The School has implemented stronger supports for students whose first languages are not English, and we launched a successful mentoring program that was put in place last year by the Program Director; it was subsequently extended this year. Catherine Stace, Career Services Manager, also worked with students and the Onyx program to facilitate mentoring and professional opportunities for Black students.  

Last year, the School began tracking data on the diversity of School events and guest speakers, including representativeness and engagement with topics such as anti-Black racism, Indigenous issues, and scholarship and EDI issues. From improving the accessibility of recruitment processes, to tracking the degree of diverse participation in School events, these data are providing us with some information on progress.   

Importantly, the School established a paid EDI research assistant position to ensure continuity and support for EDI work as part of a larger commitment to improving the School’s capacity to deliver in all EDI priority areas. Striving to create a culture that uplifts and empowers diverse voices within and beyond the School community, the committee has also provided support for “The Equalizer”—a student-run podcast. Students looking to engage in informal conversations on or raise concerns pertaining to EDI topics can do so at weekly “EDI and Chill” sessions.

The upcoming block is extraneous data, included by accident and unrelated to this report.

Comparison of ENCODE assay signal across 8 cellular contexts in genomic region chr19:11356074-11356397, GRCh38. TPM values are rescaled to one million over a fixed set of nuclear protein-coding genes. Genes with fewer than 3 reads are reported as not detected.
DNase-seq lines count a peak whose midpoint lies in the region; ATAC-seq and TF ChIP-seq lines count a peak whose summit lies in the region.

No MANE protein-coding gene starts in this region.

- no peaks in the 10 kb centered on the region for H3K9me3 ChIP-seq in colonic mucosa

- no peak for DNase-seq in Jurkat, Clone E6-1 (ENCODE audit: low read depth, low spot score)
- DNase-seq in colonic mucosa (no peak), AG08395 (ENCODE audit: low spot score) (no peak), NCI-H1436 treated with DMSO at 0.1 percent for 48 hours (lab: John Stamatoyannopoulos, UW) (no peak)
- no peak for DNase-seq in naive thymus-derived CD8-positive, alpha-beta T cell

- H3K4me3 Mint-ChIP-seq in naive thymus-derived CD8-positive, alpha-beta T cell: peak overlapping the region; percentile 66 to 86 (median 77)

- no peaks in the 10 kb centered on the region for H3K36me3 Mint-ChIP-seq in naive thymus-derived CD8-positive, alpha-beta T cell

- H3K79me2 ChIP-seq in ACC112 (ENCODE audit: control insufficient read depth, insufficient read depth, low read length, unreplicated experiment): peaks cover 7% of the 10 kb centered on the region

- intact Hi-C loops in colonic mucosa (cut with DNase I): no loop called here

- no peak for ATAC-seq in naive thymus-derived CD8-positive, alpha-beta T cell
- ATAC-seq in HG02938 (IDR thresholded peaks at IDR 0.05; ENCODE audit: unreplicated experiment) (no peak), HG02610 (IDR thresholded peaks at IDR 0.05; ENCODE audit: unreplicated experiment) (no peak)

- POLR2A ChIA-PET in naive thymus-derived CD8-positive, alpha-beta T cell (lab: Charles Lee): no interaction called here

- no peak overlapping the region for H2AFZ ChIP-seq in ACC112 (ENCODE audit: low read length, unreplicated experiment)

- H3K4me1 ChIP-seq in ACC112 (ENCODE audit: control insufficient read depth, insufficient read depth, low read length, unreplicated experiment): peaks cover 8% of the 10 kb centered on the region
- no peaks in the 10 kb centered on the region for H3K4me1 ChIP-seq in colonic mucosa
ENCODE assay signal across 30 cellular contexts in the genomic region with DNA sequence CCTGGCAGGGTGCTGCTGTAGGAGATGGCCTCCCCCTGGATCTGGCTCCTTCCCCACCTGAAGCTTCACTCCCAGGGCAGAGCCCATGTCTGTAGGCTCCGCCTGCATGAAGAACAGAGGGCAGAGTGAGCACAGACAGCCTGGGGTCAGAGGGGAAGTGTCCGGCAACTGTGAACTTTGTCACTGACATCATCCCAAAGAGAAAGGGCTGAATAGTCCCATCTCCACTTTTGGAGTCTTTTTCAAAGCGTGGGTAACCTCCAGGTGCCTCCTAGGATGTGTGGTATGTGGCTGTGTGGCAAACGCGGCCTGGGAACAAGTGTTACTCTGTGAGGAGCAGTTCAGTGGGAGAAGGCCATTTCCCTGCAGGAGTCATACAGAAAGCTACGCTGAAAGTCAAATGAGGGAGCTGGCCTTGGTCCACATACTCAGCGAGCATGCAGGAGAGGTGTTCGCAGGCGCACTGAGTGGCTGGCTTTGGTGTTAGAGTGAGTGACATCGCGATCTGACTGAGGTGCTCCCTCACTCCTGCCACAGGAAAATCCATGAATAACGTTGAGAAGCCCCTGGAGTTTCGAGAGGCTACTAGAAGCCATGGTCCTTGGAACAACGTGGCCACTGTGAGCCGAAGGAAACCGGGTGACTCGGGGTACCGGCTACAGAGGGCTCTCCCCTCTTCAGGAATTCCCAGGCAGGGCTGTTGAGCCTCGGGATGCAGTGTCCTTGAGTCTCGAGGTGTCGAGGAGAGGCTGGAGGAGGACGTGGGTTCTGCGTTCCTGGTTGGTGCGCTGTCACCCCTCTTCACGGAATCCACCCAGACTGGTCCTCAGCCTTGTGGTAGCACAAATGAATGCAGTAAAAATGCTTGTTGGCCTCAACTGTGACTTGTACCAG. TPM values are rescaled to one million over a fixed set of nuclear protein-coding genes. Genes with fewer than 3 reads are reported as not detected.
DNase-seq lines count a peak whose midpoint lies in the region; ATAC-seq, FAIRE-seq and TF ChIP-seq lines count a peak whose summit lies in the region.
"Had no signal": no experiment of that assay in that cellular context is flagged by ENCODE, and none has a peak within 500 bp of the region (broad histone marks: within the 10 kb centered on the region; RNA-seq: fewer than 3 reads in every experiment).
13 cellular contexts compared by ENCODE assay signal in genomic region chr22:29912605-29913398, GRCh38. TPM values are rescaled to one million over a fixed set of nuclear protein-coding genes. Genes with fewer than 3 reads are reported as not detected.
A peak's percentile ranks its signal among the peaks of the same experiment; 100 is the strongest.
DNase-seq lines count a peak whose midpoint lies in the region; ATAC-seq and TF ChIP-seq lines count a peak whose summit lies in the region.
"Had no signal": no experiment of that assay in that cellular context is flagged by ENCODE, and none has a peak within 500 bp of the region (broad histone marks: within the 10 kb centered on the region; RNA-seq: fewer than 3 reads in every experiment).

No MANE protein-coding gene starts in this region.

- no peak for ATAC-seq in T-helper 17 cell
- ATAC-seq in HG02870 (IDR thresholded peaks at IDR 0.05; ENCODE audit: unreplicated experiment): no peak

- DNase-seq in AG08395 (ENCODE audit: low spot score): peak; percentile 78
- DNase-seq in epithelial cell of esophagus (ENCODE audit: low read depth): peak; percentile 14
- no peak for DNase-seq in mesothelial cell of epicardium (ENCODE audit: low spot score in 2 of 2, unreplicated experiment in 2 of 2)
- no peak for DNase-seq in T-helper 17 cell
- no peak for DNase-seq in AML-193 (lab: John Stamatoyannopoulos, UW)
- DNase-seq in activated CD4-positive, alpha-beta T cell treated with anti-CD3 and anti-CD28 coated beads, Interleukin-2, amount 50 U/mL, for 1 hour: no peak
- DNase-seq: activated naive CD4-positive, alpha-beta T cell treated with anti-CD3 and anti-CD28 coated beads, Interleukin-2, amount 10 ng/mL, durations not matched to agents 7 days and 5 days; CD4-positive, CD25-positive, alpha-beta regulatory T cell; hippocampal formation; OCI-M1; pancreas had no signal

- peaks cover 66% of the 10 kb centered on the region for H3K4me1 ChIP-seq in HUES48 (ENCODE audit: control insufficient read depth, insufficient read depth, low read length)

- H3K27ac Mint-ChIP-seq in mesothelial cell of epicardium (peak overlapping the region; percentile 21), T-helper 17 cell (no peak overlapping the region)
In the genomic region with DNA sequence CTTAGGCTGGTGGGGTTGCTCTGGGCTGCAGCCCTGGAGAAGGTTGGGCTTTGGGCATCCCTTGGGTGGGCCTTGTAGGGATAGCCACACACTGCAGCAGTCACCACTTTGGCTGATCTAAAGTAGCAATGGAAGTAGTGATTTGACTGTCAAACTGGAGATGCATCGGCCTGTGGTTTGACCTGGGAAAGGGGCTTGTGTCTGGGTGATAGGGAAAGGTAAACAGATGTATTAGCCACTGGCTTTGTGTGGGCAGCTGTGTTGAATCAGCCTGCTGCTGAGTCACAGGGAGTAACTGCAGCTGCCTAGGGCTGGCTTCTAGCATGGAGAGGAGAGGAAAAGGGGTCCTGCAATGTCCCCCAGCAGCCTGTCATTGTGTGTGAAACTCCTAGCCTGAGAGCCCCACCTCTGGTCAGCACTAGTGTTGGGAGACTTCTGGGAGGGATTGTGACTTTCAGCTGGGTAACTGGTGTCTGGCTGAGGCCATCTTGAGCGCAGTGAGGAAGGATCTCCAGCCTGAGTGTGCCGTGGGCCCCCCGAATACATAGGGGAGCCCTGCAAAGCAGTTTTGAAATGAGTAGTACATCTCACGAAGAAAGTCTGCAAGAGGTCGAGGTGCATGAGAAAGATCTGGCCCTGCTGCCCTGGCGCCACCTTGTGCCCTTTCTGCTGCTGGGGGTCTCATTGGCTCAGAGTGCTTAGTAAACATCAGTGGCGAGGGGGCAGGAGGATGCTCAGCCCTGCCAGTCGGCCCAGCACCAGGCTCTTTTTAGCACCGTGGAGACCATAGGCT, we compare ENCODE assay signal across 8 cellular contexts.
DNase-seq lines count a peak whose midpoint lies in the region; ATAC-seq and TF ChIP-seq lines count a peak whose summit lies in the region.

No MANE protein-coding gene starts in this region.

Committee member Mune Mafusire, a member of the Class of 2022, shared some of his favourite accomplishments of the past year. 

“The EDI and Chill have allowed students a platform to candidly discuss what diversity and inclusion means at Max Bell and beyond. I would like to highlight our use of audio-visuals which has been particularly helpful in engaging members of our cohort.” 

Mafusire shared that his committee work has helped his personal growth.